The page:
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Tex

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  1. Is it too soon to say, so much for the B-1 being a CAS platform? But really, seems like a good idea to bring the bombers into the same house. Anybody, with more insight into that world, object to the consolidation?
  2. How about we go back to the concept of EA? Wave forms are far easier and typically cheaper to change than paint schemes and wing lines. Plus if you are talking pods, I can slap them on just about anything. I'm not saying LO doesn't have its place, it just seems that every LO plane prices it out of of the numbers required when we see attrition. We have to find a balance before the 69th generation fighter/bomber/recce platform etc will eat up the entire budget.
  3. Wrt the 25 vs 30mm topic, in theory the right 25mm round could get you the kenitic affect of 30mm. It would take some design but I'm sure there is a big brain out there that could figure it out. Without getting into too much, bullett density accounts for much of the success against targets. It is why an average tactical burst from a hog is in the neighborhood of 100-200 rounds. Give me kenitic capibility and enough bullets and we can kill tanks. If I'm incorrect, I hope the AC130 guys will correct me, but the single barrel 30mm they have has a very different accuracy, rate of fire, and muzzle velocity compared to the GUA-8. The last numbers we were quoted, the community is still significantly cheaper per hour than anyother fighter platform. But that is coming from within the community so take your choice if you want to believe the number. As to the next CAS platform, there is rumor of a Boeing designed 90% scale hog that is light 200 rounds or so of the current 1150, sheds some weight of old wire bundles, and adds more efficient motors. Again pure rumor, but it was priced out below $20m. Take that for what you will.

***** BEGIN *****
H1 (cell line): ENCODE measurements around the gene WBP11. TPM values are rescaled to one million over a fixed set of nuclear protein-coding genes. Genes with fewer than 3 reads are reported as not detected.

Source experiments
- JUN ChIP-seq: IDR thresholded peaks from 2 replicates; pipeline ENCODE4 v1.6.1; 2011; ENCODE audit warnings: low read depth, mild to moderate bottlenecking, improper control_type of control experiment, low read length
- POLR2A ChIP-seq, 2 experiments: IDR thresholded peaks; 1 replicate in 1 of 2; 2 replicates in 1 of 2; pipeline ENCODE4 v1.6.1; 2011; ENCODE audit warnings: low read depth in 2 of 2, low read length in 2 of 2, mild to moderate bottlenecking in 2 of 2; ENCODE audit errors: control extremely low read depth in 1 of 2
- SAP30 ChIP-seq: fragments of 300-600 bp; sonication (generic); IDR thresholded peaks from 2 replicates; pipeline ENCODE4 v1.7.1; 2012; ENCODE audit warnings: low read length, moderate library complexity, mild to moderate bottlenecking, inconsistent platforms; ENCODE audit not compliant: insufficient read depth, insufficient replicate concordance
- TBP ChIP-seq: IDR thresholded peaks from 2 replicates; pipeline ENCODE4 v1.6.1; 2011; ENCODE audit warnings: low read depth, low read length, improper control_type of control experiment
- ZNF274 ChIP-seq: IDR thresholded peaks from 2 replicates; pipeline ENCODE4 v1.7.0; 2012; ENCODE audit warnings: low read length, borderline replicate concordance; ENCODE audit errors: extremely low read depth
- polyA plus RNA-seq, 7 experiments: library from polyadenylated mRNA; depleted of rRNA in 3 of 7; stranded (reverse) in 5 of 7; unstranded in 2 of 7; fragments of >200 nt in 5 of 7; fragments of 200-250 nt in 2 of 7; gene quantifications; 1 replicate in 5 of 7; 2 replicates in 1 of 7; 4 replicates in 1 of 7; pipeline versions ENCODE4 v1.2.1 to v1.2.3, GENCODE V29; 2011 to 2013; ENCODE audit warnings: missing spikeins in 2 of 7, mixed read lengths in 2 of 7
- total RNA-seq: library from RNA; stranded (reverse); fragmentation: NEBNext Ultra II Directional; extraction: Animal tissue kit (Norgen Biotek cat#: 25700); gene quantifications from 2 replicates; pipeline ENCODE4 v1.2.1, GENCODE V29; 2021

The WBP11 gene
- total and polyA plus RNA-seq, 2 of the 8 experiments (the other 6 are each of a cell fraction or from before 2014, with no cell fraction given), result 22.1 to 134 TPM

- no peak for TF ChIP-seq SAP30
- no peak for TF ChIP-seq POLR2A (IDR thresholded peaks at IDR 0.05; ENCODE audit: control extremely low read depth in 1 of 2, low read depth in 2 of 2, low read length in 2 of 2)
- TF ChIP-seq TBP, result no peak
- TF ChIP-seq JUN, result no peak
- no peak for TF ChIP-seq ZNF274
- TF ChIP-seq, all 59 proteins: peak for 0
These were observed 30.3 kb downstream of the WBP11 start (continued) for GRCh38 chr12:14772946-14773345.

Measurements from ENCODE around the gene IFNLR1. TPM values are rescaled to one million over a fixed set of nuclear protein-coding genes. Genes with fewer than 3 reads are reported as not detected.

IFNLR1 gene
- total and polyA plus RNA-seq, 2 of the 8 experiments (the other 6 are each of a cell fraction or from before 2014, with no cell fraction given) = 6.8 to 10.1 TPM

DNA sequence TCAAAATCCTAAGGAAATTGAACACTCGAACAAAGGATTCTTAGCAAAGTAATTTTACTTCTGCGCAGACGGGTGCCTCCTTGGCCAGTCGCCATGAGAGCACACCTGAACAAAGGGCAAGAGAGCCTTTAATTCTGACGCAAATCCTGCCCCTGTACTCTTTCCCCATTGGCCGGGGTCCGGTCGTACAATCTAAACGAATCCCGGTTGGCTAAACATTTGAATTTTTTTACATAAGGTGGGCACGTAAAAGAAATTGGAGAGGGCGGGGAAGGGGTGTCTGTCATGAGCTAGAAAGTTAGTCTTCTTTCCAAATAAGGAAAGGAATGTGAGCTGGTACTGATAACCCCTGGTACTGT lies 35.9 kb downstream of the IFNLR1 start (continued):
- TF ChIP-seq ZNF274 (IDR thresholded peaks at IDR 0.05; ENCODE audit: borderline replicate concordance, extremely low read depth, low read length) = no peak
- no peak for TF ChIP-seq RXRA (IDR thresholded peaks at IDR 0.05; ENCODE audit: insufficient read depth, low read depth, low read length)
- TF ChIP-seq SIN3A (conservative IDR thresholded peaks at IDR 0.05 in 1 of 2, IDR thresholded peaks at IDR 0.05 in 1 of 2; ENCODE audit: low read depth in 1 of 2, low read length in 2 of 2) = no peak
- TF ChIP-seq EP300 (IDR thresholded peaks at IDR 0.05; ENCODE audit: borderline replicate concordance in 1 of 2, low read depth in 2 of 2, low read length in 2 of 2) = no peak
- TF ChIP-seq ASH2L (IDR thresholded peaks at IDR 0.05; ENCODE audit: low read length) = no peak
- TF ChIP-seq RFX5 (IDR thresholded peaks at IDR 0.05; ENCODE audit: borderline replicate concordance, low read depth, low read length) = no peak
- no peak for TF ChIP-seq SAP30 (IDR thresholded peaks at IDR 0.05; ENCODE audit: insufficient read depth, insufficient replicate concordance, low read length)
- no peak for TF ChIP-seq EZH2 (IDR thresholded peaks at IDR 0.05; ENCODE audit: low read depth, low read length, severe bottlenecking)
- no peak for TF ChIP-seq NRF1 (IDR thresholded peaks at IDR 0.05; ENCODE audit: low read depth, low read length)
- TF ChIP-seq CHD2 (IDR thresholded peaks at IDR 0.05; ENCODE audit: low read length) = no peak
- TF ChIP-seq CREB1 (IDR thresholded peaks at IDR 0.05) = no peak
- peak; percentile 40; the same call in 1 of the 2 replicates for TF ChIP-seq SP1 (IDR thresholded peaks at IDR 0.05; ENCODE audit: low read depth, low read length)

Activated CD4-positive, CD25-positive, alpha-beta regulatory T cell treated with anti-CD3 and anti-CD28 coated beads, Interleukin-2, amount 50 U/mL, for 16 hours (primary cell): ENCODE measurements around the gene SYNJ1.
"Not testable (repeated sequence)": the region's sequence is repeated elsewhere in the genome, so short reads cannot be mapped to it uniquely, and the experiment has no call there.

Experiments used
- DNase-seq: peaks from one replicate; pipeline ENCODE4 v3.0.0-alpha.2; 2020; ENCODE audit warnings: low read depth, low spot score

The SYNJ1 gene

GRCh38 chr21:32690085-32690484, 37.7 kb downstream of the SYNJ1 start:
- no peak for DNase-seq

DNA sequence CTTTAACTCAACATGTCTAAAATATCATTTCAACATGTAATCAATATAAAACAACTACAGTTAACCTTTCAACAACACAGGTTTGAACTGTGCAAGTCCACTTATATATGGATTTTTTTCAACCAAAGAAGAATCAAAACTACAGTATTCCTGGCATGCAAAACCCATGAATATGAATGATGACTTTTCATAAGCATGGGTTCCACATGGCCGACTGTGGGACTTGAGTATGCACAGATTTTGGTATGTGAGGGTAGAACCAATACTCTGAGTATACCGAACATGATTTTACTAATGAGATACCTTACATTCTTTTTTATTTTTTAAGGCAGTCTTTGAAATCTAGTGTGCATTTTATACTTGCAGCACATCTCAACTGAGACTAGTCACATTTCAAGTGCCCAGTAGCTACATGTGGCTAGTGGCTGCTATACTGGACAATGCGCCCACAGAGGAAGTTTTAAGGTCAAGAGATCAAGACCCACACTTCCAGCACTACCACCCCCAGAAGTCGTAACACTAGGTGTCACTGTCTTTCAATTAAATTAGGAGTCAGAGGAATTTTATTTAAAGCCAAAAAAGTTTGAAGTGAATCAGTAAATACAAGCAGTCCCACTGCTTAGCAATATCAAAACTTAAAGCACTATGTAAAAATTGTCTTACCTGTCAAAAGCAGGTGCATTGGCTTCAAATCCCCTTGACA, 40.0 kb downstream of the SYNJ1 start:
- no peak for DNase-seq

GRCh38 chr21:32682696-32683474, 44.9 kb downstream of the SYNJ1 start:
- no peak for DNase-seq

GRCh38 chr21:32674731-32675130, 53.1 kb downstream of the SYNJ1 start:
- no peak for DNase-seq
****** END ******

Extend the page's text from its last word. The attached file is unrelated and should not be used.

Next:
4. I stand corrected in my use of broad stroke generalities. My intent was to point out, the pods currently in use do not see IR markers/strobes and none of the traditional strike platforms that carry them have a magic software patch to change that fact. The assumption that the crew could see IR energy was wildly off base and never should have been made, because no fighter or bomber currently being employed has that ability. Ill go back to the peanut gallery now.
  5. I think you are missing the point, no one sees any of that "nifty IR shit" unless they look outside, through their NVGs. CAS is a an endevour grounded in looking outside and visually acquiring among other things, targets, friendlies, and trps.
  6. I now stand corrected, multiple times. I had forgotten about Vega and didn't know about Junker. Thanks for the history lesson.